The studies contention, that "the rock formation is radiometrically dated at about 1.5 billion years of age. The zircons contain uranium and thorium which have decayed to their daughter products including helium. Most of the radiogenic helium is still present in the zircon crystals. If the crystals were really 1.5 billion years old the helium should have all diffused out into the surrounding mineral formations. Thus, the crystals cannot really be 1.5 billion years old rather they are only a few thousand years old. Otherwise the helium would be gone” [3].
First of all, the are “some serious questions as to how RATE [radioisotopes and the age of the earth] calculated the ratios of theoretical to actual helium contents in the zircons (their Q/Qzero values)” [3]. Recall (R1) where I comment on “making assumptions” - that is what RATE has done here. There seems to be a double standard as well. It is a regular claim by creationists that geochronology must account for potential error due to external forces they do), ie. outside temp, weathering etc. but this study blatantly overlooks this claim. They do not account for helium that may have diffused [my emphasis] into the zircon from external sources, which is known to happen in obsidian dating techniques and is accounted for. Further, they do not consider the very complex thermal and geologic history of a site so close to a volcano [4]. Additionally, they did not examine the possibility that their preparation may have accelerated the diffusion measurements and they never repeated (again, the scientific method people) the lower temp measurements to generate reproducible results. Why on earth do prevent other scientists from performing the experiment? Science must be duplicated to prove its validity. Dr. Henke states “RATE certainly has no grounds to declare the entire science of radiometric dating to be invalid based on a study that apparently involved only two published diffusion tests” [3] and does not allow for reproducibility.

-My Contentions-

(1)Radiometric dating (RMD) is verifiable using alternative methods not dependent on decay rates.

(a)Dendrochronology - Dendrochronology uses tree rings that are deposited annually to cross examine carbon dating results. “These rings provide the exact calendar year the tree ring was formed. If a sample has the same proportion of radiocarbon as that of the tree ring, it is safe to conclude they are the same age” [5]. So we have independent means by which to measure a RMD process to verify its validity.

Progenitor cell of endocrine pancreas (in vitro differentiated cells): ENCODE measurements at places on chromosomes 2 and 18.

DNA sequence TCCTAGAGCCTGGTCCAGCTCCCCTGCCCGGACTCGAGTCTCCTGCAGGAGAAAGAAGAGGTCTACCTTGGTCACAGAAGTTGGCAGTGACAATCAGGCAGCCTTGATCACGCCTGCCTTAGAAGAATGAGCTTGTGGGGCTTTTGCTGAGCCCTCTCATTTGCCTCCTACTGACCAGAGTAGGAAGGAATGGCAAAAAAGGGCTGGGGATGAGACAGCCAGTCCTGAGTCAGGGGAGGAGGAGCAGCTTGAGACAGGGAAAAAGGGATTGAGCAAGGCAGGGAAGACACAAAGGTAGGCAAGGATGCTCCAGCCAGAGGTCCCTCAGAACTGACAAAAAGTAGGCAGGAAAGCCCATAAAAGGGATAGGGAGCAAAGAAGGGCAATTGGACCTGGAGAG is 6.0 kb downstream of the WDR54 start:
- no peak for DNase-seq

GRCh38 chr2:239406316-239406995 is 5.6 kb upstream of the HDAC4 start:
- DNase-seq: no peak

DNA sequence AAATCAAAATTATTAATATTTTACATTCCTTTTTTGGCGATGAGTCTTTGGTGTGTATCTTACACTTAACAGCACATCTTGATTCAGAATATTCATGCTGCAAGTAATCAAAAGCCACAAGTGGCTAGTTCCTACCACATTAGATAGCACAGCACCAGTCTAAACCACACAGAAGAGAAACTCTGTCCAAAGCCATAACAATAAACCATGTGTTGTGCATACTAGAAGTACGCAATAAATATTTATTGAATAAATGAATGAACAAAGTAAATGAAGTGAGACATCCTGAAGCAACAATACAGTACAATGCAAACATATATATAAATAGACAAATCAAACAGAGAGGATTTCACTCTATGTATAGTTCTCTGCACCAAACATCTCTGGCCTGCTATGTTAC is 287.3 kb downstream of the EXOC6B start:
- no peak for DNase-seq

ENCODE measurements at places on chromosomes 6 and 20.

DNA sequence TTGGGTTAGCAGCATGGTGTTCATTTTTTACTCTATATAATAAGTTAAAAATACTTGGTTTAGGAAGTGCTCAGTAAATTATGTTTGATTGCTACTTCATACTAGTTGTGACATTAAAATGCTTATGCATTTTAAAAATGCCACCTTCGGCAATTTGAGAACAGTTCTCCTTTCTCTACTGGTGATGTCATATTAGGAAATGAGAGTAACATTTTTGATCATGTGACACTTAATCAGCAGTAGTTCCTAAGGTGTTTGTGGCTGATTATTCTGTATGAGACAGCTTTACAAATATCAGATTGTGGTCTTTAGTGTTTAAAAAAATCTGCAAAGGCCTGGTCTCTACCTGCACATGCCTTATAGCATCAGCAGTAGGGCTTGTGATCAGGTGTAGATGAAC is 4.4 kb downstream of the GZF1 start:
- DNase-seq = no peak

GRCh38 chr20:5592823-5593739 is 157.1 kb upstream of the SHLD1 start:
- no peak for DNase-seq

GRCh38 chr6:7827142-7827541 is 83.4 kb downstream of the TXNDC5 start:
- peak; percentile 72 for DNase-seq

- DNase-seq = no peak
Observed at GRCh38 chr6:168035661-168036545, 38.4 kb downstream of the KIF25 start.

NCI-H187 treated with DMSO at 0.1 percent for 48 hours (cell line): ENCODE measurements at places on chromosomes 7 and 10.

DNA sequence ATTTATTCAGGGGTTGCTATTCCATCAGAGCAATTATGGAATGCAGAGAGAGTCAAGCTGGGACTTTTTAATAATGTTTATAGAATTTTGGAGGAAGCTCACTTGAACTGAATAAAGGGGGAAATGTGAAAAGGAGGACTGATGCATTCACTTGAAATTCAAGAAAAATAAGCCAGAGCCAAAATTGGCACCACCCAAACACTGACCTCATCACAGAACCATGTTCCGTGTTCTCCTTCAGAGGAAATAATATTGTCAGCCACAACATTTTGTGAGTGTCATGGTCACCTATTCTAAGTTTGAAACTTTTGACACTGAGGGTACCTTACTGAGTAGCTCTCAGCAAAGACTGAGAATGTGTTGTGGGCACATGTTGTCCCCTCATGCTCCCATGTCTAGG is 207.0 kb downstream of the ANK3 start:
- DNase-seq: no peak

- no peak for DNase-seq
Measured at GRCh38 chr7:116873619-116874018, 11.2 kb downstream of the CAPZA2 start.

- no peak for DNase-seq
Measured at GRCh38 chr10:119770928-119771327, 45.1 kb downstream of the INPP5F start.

(b)Ice-core dating – each year ice deposits accumulate. These deposits contain a statistically constant amount of Carbon-14 and can be calibrated using ice core samples. “These correlations could, in principle, allow layer-counted ice-core chronologies to be transferred to radiocarbonated paleoclimate archives, thus providing a (super 14) C calibration” (accurate up to 40,000 years) [6].


(c)Thermoluminescence (TL) - uses the fact that radioactive decays cause some electrons in a material to end up stuck in higher-energy orbits. The number of electrons in higher-energy orbits accumulates as a material experiences more natural radioactivity over time [7]. By comparing TL (~ 1 million years) to radiometric results we have yet another method for calibrating the accuracy of RMD.

(d)Varves – sediments vary in character and strength through the seasons in rivers and lakes to produce annual patterns of deposition. Again, this method, when calibrated with RMD, helps validate RMD reliability [7].

(e)Electron Spin Resonance (ESR) – changes in electron orbits and spin caused by radioactivity over time, can be used up to 2 million years and, once again, allows for calibration to verify RMD techniques [7].

I have shown that Pro’s SINGLE reference is based on “assumptive” research, non-verifiable/non-repeatable experimentation and conspicuous/biased methodologies that have been repudiated in the scientific community at large. It does not even pretend to circulate in academia and is subsidized by publicly outspoken prejudiced parties.
For Pro to prove the proposition, Pro must prove NUCLEAR DECAY RATES ARE NOT CONSTANT and answer each of my rebuttals and contentions. he has, thus far, proposed NO ARGUMENT AT ALL.